Say no to the quacks
The Hindustan Times
May 1, 2001
BOMBAY UNIVERSITY deserves to be congratulated for rejecting the UGC's proposal to introduce a course in astrology. It is probably the first academic institution to respond in this obviously sane manner to the UGC's weird move, which is evidently guided by saffron political considerations since astrology is not the only subject it favours. It comes with a package which includes equally contentious topics like Vedic mathematics, Vedic rituals, etc. It is not surprising, however, that Bombay should be so quick in saying 'no' to astrology. The eminently rational reaction has much to do with the city's cosmopolitan nature. Not only that, both Bombay and Maharashtra have been in the forefront of the social reform movement in India for more than a century.
Savants like M.G. Ranade, his disciple for a period G.K. Gokhale and Pandita Ramabai are known for the battles they waged in the 19th and 20th centuries against the dead weight of orthodoxy, often at a huge cost to their personal lives. Ranade, for instance, was treated as a social outcast for a long period. Among other such reforms, the brave efforts of Behramji Malabari can be mentioned for his role in supplementing Ram Mohun Roy's campaign against sati. Given this proud history, Bombay University can be said to be upholding a tradition directed against bigotry and superstition.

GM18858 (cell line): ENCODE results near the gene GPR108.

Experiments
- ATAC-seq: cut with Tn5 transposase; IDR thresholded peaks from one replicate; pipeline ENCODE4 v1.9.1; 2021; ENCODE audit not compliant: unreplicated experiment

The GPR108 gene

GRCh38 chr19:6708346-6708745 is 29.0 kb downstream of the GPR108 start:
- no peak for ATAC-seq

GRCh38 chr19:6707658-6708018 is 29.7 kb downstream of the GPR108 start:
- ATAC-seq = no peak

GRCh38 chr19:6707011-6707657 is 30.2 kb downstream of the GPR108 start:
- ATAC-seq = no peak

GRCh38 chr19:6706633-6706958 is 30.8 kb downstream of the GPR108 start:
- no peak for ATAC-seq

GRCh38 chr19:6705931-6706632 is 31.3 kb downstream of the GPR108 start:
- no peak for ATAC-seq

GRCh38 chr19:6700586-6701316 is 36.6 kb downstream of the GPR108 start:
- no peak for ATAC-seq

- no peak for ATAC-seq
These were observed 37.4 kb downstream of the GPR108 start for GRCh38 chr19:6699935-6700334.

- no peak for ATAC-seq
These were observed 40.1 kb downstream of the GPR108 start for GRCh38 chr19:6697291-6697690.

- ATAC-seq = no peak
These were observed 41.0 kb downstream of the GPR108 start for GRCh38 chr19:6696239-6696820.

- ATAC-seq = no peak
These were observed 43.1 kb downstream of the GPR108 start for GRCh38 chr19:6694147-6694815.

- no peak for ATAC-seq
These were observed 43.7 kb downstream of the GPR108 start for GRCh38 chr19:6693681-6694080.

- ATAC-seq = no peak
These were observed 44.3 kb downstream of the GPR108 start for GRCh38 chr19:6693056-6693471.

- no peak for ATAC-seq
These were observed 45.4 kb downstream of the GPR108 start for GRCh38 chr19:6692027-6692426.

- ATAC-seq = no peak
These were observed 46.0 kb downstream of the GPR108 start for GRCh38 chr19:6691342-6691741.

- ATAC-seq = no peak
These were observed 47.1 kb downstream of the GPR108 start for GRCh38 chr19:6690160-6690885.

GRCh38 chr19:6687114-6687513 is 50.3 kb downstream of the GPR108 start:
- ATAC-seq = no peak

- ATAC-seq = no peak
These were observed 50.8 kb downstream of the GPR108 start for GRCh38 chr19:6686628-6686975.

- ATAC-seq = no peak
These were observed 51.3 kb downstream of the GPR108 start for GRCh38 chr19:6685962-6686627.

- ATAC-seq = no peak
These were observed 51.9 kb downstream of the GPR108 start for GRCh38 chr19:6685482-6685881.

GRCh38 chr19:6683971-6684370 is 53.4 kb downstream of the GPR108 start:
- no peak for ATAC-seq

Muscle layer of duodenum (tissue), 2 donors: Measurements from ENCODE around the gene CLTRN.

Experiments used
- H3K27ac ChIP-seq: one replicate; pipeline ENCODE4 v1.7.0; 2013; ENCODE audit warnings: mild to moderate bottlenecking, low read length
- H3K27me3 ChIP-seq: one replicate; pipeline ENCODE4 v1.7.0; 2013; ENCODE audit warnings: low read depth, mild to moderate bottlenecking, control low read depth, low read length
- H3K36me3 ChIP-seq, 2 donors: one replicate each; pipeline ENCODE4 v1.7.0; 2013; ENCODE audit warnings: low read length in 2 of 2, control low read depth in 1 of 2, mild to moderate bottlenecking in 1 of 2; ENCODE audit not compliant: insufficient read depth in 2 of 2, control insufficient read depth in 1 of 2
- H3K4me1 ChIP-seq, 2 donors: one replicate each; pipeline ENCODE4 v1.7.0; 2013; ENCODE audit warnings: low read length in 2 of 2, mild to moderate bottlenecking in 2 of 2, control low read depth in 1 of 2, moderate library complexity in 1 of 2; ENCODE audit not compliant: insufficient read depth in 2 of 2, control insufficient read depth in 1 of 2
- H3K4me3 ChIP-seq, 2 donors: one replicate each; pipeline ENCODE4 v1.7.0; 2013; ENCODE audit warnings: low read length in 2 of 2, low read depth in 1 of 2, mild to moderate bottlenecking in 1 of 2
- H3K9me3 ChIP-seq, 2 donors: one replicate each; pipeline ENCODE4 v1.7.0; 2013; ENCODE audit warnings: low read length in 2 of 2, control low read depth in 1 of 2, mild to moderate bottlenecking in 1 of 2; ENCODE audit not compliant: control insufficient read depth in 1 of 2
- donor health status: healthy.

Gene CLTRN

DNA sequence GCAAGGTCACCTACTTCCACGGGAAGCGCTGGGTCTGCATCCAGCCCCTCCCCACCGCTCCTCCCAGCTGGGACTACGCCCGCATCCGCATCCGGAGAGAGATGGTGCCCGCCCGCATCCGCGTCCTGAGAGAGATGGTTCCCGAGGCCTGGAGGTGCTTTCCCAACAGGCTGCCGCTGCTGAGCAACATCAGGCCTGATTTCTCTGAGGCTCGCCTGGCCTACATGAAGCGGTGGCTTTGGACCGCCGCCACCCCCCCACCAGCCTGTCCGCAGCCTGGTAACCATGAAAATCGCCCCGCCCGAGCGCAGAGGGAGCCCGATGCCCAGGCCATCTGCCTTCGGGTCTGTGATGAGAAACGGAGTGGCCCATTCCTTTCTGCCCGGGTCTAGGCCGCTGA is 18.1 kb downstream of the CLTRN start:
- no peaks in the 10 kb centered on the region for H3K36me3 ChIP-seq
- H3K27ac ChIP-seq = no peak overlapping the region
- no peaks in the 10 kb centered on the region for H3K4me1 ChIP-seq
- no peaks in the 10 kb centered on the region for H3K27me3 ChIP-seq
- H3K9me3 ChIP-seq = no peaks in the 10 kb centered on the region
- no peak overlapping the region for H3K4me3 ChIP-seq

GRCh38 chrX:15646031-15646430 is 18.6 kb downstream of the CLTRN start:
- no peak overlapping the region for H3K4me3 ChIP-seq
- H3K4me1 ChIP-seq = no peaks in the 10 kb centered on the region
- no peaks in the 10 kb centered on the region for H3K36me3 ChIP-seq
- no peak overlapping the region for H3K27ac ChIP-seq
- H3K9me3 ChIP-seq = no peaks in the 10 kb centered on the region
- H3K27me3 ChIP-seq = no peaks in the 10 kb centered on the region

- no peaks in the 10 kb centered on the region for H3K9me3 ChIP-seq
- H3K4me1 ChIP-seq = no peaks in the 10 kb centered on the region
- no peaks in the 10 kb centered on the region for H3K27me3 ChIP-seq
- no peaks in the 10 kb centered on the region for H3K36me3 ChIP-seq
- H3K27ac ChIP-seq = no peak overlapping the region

It has to be remembered that the claims of astrology to be a 'science' have been laughed out of court by any number of academics in the scientific institutions in India. They include such front-ranking names as Raja Ramanna, Jayant Narlikar and Yash Pal. Astrology is not only a craft akin to voodoo, but spawns other such quackeries as well, such as the wearing of special stones and amulets to ward off the 'evil' effects of the stars and planets. It is undeniable that a 'pseudo-science' like astrology can bring in its train all other kinds of weird subjects, promoting dangerously irrational beliefs in witchcraft and exorcism. Bombay University's lead, therefore, must be emulated by other universities.